October 21, 2020 at 2:11 pm #120850Hope Ann@hope-ann
This week’s question is from Mallory, and one I’ve gotten from several authors.
I was wondering, how do you go about finding or setting up your own more intimate group of writers?
Large groups can be very overwhelming, but small groups can be constraining if the writers don’t share much in common with each other.
How do you get together with writers you can relate to, and help one another?
Victory in the march. Hope in the destination.October 23, 2020 at 10:42 am #120987DeepRun@deeprun
Approaching developing a group with the a good mindset helps. It’s about giving and receiving. Coming at this from the perspective of small group development, it also helps to bear in mind that there are a few factors that help a group form and stay together.
1. Have a defined and shared purpose. A clear goal gets you somewhere. Wandering aimlessly does have it’s place but isn’t always recommended. With a group especially. So within the context of a writing group, define parameters and have a roadmap. I.e. As a group, we’ll commit to reading and critiquing this much of this member’s manuscript in this time frame. Or, We will dialogue about these issues in writing for this week. AND always revisiting and tweaking the goals as necessary. Life happens. A lot.
2. Have a leader. Not an authoritarian dictator wielding world crushing power. Someone who steps up and says, let’s go this way. Kindly and with good reasons. My personal conviction is that a lot of well intentioned groups fail because there isn’t a defined leader or chain of command. It can be done in a loving and gracious way that allows you to carry out the goals that were previously defined. It gives credence to your goals and helps carry them through. While you can throw blunt spears, you won’t achieve much. Having someone “spearhead” things makes it possible for the group to really achieve some things and slay some manuscripts.
3. Disagreements do not equal disfunction. Quite the converse. Groups cycle through different stages (forming, storming, norming, and performing) and it’s a sign that you’re getting somewhere. If everyone agrees and praises each other and is always hunky dory and there is no conflict at all, it usually indicates stagnation. Growth is painful. And beautiful things come from painful stuff if you can hang on. It’s worth the disagreements to work it out. This is also where having a leader helps.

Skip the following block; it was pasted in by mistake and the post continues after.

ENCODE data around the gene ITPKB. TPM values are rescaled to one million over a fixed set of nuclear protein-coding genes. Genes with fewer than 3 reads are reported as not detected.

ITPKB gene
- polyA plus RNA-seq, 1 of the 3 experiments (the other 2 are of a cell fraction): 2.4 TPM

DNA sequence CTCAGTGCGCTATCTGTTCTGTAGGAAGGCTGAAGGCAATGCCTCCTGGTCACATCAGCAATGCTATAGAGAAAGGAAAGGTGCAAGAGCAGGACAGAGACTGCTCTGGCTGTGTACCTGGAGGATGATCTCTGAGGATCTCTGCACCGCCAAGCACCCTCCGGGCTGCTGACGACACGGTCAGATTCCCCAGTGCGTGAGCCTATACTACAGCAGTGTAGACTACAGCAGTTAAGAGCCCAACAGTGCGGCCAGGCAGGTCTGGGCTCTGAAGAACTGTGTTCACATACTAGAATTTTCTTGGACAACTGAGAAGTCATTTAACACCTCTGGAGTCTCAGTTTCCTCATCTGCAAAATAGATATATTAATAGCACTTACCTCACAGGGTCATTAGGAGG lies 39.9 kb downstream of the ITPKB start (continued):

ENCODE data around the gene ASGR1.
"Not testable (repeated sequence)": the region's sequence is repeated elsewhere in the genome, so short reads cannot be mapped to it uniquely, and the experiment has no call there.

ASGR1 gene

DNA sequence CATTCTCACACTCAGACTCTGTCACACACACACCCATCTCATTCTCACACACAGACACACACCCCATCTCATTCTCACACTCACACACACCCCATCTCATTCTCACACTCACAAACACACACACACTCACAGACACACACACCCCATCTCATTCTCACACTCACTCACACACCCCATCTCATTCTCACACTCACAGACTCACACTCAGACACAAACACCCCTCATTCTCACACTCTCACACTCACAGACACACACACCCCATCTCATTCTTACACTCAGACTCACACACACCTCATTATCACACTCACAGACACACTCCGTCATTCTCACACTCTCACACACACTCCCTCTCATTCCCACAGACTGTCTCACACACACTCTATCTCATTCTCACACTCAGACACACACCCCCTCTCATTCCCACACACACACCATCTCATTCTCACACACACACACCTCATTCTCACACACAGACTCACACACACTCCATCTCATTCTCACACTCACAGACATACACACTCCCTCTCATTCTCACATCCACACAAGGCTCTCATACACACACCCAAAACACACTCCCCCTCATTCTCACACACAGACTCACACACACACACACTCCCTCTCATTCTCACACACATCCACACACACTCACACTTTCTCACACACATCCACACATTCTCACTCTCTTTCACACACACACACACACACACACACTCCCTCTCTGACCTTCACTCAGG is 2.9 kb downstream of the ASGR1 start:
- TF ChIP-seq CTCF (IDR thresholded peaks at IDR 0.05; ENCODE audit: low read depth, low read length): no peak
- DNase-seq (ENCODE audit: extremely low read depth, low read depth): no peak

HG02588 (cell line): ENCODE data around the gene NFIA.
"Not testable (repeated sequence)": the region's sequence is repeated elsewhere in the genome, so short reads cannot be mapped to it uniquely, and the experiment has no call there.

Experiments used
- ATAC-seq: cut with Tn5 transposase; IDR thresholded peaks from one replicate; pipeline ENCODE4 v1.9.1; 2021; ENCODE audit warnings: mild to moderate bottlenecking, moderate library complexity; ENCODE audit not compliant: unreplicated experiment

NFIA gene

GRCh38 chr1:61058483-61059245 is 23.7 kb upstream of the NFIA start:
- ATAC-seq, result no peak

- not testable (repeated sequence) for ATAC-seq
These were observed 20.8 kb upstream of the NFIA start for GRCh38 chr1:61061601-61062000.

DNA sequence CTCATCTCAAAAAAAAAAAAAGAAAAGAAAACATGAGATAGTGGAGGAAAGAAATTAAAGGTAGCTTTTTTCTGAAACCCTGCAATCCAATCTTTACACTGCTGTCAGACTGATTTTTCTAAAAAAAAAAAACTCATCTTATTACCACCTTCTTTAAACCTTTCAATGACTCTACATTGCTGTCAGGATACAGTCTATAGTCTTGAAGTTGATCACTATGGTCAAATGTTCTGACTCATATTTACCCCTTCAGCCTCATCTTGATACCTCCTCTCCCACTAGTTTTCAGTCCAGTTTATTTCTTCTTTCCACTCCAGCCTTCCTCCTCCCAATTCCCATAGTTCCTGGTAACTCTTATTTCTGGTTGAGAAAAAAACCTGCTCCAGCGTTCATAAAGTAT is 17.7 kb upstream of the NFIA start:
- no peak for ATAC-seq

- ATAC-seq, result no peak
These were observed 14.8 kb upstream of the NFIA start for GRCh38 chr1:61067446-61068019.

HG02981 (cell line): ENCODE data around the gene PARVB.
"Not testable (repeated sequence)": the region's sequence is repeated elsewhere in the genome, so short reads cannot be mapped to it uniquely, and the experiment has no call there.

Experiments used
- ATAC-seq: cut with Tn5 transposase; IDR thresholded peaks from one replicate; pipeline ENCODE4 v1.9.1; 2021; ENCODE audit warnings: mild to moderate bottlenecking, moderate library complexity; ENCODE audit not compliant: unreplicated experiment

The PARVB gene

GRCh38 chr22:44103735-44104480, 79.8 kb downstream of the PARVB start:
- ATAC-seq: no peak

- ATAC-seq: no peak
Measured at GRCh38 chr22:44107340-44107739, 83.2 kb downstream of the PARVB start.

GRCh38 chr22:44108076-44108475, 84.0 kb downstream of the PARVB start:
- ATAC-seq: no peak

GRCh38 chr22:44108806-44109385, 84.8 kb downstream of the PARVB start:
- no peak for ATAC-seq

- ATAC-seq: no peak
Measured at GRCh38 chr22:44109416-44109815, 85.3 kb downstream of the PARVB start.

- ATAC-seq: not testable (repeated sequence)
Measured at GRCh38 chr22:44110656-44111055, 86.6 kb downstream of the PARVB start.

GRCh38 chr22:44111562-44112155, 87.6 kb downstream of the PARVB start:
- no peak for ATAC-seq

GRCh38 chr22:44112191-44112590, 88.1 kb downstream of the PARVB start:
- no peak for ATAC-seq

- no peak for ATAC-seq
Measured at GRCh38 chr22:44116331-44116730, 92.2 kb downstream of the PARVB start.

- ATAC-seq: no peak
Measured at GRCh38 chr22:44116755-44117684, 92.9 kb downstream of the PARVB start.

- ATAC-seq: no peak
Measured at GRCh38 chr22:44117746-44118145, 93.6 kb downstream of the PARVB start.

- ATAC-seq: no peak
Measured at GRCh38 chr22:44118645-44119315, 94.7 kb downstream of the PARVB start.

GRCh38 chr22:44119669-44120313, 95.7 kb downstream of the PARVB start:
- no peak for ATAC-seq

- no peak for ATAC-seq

4. Critique is an art. Bearing in mind that growth usually is painful, critique, helping others grow, is the same. There are some great articles on SE about how to critique and do it well and so on and so forth so I won’t elaborate. Other than it can downright hurt sometimes but that leads into the next point.
5. Honesty and shared experience, can beget genuine fellowship. Within that tricky art of critique, if you can hang with it and be lovingly honest, some incredible fellowship can bloom. Especially in a group of Christian writers. They’ll know we are Christians by our love. True love… That is honest and brave enough to say the hard things but not in a way to cut or maim; but to help others step forward and grow. Say the hard things in love. Be willing to hear the same.
6. Know your limits and respect those of others. This is kind of a no brainer but it’s really easy when you’re forming a group or even thinking about to shoot for the moon. We’ll read and critique 20k a week! Maybe just trying to get into orbit is the first step. Hey, let’s take two weeks to read this short story, critique and see where we’re at. It’s ridiculously easy to get behind in reading and critiquing. I’ve no idea why but it’s a bugger to dig yourself out of the hole. Avoiding them and being aware of your own limits and …
7. ASK for WHAT you WANT and NEED. <span style=”text-decoration: underline;”>It’s not a sin to ask, nor is it to want.</span> It is sometimes hard to respect the boundaries of others and to be honest about your own. Yet again, working through that conflict pushes your group ahead to next level. Great things are born out of that honesty. For you and the others in your group.
Those are more of the philosophical approach that I’ve analyzed on being a part of a writing group. Yet, I think it helps to have an idea of what works and what might not before launching into it.
I’ve found that SE is a great place to drum up fellow writers who are like minded enough to share the same purpose but their differences contrast enough to provide growth and wonderful critique.
You do not have a soul. You have a body.
You are a soul. - C.S. Lewis
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